boundariesWhen I began my recovery journey, I set a number of boundaries in my life. I went to bed when my wife went to bed; I wouldn’t stay in our apartment alone; I wouldn’t go online without a specific purpose. I made these concrete rules for living to avoid the situational triggers that led to my pursuing porn.

These boundaries helped me succeed in my first year of recovery, but during year two, my needs changed. I had developed different habits. I was writing my first novel and needed to work on it while my wife slept. I also found I could be in the house for a whole day alone without feeling any temptation.

You might think I was backsliding or being lax, but it’s just the opposite: adjusting appropriate boundaries at appropriate times is a healthy way to grow in your sobriety.

Boundaries are useful only to the extent that they have meaning; a meaningless boundary does nothing but impede freedom, and recovery is all about being free. This is why I treat many of my boundaries as lines in the sand rather than laws etched in stone (Tweet This!). As habits and patterns change, so too should our mindset; addicts need to get to a place where freedom is normal again.

When I tell others my recovery journey, I frame it as an ongoing process, one that began as a defense against engaging in unwanted behavior before shifting into a quest for integrity and honor. It began with my fear of being alone with the Internet, then shifted to wanting to use the Internet with intentionality and purpose.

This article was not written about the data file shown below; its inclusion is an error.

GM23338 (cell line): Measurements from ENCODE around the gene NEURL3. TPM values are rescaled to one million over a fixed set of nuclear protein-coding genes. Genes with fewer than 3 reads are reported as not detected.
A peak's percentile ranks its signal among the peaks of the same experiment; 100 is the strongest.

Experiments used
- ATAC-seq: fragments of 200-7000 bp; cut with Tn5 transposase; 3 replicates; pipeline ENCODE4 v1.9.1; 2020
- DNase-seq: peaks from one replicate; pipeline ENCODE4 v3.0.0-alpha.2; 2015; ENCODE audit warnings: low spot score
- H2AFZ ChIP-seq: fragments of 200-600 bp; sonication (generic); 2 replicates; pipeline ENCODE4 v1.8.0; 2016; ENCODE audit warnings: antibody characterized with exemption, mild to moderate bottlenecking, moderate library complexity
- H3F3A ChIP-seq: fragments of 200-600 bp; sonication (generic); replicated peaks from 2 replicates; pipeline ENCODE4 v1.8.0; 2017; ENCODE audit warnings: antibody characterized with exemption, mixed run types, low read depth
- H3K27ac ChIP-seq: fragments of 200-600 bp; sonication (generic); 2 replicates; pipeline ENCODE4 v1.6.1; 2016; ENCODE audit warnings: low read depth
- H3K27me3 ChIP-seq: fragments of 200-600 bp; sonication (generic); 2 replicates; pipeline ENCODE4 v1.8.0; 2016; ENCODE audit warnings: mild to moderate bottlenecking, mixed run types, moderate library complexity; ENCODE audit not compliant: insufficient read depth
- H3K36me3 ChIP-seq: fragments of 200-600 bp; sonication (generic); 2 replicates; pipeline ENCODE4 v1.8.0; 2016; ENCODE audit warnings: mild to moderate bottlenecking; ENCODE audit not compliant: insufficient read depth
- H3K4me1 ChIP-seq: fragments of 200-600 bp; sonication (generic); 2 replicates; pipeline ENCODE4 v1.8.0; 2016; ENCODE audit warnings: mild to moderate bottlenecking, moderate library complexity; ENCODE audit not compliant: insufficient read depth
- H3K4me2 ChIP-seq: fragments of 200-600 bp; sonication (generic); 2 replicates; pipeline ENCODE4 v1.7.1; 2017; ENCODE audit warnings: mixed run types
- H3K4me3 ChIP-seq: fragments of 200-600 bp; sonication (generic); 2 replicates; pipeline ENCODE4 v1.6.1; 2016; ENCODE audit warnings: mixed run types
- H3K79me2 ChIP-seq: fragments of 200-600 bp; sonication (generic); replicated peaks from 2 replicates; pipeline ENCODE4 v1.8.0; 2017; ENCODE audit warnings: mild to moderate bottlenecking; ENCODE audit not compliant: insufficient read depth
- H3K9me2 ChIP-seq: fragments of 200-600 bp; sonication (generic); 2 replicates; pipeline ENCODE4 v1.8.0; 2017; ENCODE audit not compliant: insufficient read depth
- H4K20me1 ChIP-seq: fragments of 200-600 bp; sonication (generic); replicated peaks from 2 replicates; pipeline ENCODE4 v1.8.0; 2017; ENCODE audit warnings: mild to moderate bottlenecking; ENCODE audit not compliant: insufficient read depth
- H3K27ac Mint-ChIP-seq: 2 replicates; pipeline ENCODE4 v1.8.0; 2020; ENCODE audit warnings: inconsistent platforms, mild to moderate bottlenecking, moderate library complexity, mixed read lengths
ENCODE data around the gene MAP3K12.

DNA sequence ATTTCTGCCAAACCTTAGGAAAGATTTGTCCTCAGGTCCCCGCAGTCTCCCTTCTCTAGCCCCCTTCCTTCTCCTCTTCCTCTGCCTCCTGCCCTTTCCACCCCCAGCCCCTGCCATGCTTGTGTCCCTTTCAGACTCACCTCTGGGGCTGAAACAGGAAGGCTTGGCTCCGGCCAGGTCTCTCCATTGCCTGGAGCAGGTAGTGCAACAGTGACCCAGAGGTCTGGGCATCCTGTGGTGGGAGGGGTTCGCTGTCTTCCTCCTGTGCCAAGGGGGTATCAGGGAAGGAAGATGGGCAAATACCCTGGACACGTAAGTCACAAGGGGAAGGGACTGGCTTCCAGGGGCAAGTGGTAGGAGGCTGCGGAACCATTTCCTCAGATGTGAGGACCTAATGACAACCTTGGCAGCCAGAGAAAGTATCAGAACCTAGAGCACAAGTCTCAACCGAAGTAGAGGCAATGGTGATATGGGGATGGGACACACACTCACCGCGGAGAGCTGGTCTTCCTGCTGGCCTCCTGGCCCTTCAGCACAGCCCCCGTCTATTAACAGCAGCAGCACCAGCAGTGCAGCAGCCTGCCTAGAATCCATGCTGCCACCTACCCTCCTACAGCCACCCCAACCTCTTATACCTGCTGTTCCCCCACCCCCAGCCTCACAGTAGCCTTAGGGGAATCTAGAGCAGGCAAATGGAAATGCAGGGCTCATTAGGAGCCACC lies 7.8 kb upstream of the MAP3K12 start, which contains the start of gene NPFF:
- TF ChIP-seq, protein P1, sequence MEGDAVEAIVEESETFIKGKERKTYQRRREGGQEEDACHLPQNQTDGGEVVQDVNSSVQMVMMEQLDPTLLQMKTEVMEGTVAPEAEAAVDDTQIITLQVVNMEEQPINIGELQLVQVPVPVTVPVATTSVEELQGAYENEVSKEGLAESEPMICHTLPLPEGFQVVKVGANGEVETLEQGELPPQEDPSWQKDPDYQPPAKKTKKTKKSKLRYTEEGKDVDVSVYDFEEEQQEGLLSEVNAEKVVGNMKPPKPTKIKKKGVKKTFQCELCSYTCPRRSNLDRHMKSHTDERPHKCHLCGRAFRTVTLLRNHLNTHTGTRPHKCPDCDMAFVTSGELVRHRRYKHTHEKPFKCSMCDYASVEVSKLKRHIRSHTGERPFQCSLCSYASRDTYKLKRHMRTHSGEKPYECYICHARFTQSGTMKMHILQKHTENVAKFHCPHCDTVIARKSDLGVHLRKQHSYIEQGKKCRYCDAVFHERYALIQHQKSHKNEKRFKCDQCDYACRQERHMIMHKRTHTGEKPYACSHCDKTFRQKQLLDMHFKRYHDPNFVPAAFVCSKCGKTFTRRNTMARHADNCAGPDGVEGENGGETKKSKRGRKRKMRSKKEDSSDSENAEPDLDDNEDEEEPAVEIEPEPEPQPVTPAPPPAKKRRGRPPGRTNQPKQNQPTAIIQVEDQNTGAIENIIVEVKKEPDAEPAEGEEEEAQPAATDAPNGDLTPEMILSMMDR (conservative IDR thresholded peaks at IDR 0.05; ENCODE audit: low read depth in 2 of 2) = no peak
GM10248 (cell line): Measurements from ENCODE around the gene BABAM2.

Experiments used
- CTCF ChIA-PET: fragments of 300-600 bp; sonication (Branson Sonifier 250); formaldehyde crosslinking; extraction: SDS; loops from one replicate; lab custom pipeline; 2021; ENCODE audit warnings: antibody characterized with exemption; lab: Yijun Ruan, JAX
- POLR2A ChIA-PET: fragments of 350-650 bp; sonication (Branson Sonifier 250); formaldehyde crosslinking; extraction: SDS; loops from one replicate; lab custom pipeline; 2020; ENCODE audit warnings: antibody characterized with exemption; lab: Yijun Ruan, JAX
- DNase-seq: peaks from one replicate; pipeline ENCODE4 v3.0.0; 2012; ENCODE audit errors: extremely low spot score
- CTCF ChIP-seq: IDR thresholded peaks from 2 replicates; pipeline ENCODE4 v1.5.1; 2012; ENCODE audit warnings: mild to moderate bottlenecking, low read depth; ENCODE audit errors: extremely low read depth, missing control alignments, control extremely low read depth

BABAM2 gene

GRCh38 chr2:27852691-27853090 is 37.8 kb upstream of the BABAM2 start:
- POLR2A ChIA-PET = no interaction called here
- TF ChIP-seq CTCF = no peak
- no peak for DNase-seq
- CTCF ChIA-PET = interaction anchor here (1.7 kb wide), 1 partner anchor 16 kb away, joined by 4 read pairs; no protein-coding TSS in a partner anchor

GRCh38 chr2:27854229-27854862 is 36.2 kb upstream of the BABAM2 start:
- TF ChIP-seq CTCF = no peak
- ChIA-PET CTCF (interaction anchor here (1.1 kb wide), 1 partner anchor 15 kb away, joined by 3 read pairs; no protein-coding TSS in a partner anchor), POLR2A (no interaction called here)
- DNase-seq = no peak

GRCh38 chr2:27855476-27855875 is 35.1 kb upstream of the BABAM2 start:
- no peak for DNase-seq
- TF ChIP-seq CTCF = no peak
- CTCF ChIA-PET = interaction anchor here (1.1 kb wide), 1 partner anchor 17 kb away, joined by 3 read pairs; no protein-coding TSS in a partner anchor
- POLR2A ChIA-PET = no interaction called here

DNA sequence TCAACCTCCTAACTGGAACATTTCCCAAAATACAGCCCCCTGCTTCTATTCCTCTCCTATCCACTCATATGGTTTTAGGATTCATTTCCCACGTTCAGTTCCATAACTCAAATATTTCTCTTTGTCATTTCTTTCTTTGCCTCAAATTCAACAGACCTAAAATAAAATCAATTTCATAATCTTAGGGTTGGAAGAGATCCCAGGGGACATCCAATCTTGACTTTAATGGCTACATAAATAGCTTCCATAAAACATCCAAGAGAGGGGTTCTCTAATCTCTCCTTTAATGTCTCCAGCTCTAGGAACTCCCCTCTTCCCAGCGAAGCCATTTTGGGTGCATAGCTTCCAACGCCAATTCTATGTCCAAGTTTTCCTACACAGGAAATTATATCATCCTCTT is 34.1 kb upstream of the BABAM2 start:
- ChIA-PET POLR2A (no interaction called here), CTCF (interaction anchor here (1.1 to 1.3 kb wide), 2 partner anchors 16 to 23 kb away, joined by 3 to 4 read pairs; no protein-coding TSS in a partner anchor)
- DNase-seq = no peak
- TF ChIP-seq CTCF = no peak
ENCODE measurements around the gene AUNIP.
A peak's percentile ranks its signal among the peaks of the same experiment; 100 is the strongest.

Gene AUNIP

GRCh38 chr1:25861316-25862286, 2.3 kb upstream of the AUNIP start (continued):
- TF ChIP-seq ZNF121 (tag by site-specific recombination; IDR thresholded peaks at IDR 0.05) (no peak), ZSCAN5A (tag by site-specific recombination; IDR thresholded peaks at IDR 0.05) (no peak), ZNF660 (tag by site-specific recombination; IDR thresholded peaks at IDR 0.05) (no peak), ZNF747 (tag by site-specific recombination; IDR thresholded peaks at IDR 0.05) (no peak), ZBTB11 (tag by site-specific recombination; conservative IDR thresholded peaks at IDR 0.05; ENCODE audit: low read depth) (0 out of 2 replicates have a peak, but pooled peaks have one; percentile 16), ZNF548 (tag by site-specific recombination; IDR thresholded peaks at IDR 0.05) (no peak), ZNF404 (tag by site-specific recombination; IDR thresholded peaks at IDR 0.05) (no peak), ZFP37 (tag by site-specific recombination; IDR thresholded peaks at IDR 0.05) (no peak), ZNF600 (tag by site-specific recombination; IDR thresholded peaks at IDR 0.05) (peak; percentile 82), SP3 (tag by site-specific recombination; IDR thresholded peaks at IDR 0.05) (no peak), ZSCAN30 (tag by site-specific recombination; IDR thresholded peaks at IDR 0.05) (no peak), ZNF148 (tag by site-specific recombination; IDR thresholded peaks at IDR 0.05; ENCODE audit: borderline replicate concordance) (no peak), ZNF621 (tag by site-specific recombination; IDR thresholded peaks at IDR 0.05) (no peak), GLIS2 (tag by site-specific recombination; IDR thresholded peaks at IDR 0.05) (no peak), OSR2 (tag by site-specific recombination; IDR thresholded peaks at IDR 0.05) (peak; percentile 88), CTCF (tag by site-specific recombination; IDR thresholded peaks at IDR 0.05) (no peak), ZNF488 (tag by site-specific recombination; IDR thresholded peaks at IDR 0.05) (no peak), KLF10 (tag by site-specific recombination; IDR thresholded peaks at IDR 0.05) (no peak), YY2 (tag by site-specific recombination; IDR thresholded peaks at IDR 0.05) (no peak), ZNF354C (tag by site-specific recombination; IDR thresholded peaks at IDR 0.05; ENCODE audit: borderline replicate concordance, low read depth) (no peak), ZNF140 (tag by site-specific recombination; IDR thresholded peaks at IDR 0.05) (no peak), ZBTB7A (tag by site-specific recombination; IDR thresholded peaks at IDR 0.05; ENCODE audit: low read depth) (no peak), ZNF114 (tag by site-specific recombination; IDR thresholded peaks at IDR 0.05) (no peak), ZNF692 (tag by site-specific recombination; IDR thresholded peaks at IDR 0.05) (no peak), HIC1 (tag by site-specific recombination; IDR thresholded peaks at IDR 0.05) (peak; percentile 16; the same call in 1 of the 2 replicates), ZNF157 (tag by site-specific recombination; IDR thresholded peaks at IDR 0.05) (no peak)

In sports terms, I stopped playing defense and started playing offense.

In the beginning, a link was tantalizing, and I fought not to click it. In time, however, that same type of link became repellant to me. I had experienced real change to the point that I wanted no part of porn or its false promises. Once I understood this, using the Internet became not only safe but eventually purposeful (I self-published my novel, I now blog again, and I provide articles to other sites like the one you’re reading).

Should I ever reach a point where that type of link becomes a temptation once more, I’ll know I need to adjust my boundaries back to something more like what I had in year one.

The obvious next question is, “How will I know when I can shift my boundaries?

One answer I can give is: When you are certain won’t use that device, or that environment, or that situation to engage in your behavior, then you are ready. If it’s a possibility, don’t chance it.

Big help, right? If you are not sure, ask those who are on the journey with you. They should already know the boundaries you’ve put in place, and they can help you determine if they can or should change. This is a reason why an accountability partner or groups (like X3groups) are so important. Others can help you see your blind spots or conversely encourage you when you can move forward.

Boundaries are tools to enhance freedom, not stifle it (Tweet This!). They do not limit your choices; they protect you from enslaving addictive behaviors. Even at four years sober, I still have boundaries in place (for example, I use X3watch). They provide a paradigm in which we can be secure, but they all need not be set for life. The boundary you have in place today may be necessary, but two years from now, you may not need it, and keeping it arbitrarily defeats the purpose. The goal of sobriety is freedom (Tweet This!). Boundaries are another tool to experience it. Establish them and adjust them when appropriate, and, as always, keep fighting.


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